02 October 2019 | Scotland
How kids play charity gave Michaela a brighter future
With their distinctive red hoodies and sacks of toys and games, PEEK’s Play Rangers bring fun to the streets of Glasgow.
PEEK - which stands for Possibilities for Each and Every Kid - was set up in 2000 by a group of parents who got together determined to give their children better opportunities and reclaim places for them to play safely.
Together they formed a community-led operation that would eventually become the charity PEEK.
PEEK’s mission is to support children and young people and to unlock their potential and help them thrive.
They send teams of Play Rangers into areas around Glasgow armed with a kit bag containing ball games, skipping ropes, den-building equipment and lots of other items for the kids to have fun with out in the open.
PEEK now reaches out to more than 30 communities across Glasgow and have around 50 young volunteers aged from 14 to 25 who go out with the Play Rangers and help set up. They also act as role models to the younger kids.
“Some of the kids we work with have never even been active, they don’t know how to skip, run and jump,” says Michaela Collins, PEEK’s head of development and partnerships. “Stuff that kids should normally do. It is partly a confidence thing, if you have constantly been told you can’t go out because it is not safe, or your neighbours are always telling you to move on, you are not going to be that kid kicking a ball around outside. We want to give that opportunity back to them. A five-year-old can’t fight for the right to play, but we can speak for them.”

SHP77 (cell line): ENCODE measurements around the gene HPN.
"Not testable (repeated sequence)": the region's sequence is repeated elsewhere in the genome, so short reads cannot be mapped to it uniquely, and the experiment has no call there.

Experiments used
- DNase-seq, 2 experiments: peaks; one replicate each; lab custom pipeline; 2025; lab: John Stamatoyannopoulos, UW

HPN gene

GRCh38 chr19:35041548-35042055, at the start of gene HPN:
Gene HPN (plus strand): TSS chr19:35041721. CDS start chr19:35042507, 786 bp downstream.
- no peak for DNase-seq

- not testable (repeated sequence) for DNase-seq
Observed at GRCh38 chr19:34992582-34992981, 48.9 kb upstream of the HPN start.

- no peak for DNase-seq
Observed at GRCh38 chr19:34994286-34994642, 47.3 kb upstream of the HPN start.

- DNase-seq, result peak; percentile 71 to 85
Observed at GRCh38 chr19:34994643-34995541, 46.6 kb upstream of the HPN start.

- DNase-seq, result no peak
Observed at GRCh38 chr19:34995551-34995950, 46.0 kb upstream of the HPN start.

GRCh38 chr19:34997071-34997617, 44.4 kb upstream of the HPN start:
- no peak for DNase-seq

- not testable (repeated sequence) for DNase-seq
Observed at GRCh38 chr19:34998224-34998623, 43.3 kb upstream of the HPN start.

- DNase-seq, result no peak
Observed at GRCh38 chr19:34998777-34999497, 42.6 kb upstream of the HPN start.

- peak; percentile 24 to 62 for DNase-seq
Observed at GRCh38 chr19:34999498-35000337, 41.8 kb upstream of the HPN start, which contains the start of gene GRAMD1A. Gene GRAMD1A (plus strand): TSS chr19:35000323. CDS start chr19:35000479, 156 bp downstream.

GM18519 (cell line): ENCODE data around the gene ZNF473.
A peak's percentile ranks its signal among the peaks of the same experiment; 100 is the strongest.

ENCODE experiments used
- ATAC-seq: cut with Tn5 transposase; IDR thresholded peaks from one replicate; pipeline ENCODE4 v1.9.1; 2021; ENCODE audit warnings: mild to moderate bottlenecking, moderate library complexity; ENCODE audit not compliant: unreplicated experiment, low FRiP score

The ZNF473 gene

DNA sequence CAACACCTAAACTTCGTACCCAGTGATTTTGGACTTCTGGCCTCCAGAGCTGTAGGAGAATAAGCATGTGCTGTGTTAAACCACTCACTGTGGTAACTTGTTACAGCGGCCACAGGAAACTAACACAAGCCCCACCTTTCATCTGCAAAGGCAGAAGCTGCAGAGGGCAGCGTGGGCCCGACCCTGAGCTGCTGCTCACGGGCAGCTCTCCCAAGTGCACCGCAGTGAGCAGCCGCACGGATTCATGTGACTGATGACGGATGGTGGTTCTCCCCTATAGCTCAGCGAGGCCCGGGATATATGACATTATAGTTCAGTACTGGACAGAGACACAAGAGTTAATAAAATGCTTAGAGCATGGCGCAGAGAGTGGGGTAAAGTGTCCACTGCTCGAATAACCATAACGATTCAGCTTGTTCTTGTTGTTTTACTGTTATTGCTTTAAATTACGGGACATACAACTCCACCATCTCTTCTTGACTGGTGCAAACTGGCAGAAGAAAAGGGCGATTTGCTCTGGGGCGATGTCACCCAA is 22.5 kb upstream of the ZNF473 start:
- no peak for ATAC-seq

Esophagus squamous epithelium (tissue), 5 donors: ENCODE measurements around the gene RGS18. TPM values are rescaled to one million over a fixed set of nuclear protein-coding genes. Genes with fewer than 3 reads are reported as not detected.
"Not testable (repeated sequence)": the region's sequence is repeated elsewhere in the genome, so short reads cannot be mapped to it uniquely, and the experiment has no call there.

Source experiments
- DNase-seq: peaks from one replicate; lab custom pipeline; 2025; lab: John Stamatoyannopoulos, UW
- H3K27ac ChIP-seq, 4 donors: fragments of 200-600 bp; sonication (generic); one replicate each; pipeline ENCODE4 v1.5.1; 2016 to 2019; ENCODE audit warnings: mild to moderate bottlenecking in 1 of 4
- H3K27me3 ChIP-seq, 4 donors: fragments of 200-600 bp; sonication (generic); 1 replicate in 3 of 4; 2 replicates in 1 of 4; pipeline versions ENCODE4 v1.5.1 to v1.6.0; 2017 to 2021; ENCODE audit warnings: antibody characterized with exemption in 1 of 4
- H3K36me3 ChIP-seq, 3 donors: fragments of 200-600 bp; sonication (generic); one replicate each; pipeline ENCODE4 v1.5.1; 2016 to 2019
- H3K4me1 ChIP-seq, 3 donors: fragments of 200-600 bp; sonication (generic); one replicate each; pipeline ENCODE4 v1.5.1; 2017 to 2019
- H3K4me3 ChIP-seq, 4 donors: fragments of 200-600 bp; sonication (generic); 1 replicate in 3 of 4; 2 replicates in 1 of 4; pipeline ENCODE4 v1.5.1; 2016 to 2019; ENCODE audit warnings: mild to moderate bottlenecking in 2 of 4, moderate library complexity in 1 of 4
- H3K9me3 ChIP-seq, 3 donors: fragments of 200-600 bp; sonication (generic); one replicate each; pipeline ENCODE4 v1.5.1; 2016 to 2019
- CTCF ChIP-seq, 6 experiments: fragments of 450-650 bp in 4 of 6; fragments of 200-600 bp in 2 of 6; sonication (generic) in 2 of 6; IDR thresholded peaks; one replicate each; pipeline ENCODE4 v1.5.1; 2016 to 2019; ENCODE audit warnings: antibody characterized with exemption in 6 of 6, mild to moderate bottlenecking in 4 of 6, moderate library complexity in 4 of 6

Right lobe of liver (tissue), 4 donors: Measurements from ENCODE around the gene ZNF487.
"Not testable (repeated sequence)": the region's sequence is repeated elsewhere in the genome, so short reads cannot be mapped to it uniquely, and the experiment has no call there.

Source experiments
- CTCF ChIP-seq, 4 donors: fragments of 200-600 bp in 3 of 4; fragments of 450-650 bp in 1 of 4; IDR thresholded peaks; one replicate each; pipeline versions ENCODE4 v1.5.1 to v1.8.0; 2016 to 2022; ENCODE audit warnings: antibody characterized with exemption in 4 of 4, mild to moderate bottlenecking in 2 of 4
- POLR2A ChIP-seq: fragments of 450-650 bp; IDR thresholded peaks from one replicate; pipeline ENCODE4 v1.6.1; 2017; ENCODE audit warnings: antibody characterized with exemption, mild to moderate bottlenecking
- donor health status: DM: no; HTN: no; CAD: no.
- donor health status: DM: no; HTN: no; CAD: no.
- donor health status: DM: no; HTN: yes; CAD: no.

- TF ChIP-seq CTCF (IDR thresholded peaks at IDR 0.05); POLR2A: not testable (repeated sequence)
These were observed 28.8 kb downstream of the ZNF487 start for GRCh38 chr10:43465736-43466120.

Michaela says technology has also had an impact on children’s lives. She adds: “These days kids are addicted to tech. They want to stay inside playing computer games all day. You see the impact on their social skills and self-esteem. It means they can find it difficult to be in social situations and develop friendships.”
Michaela, 28, has been involved with PEEK since she first attended play sessions when she was just nine.
And when she was going off the rails as a teenager, excluded from school, and hanging out on the streets with a gang, they offered her a different future.
She explains: “The East End of Glasgow was not always great growing up as a kid. Gang fights were a part of everyday life. It was on my doorstep, you couldn’t get away from it. Many of my friends turned to drink and drugs to cope with trauma or to fit in.
“We were defined by our postcode, my family grew up around it and I was headed the same way,” says Michaela.
After being excluded from school when she was 14, she began volunteering for PEEK helping deliver play, sport and creative programmes in her area.
She says: “At 15 I left school with no aspirations or ideas on what I wanted to do with my life. There was no chance of me going to college or anything like that. But at 16, PEEK offered me an apprenticeship and I’ve been there ever since. My roles over the years have changed as PEEK developed and expanded across Glasgow.
“When I went along, there was literally nothing else for the kids to do. But at PEEK they offered something different, and they seemed to genuinely care what I had to say. They saved me and thousands of other children too.”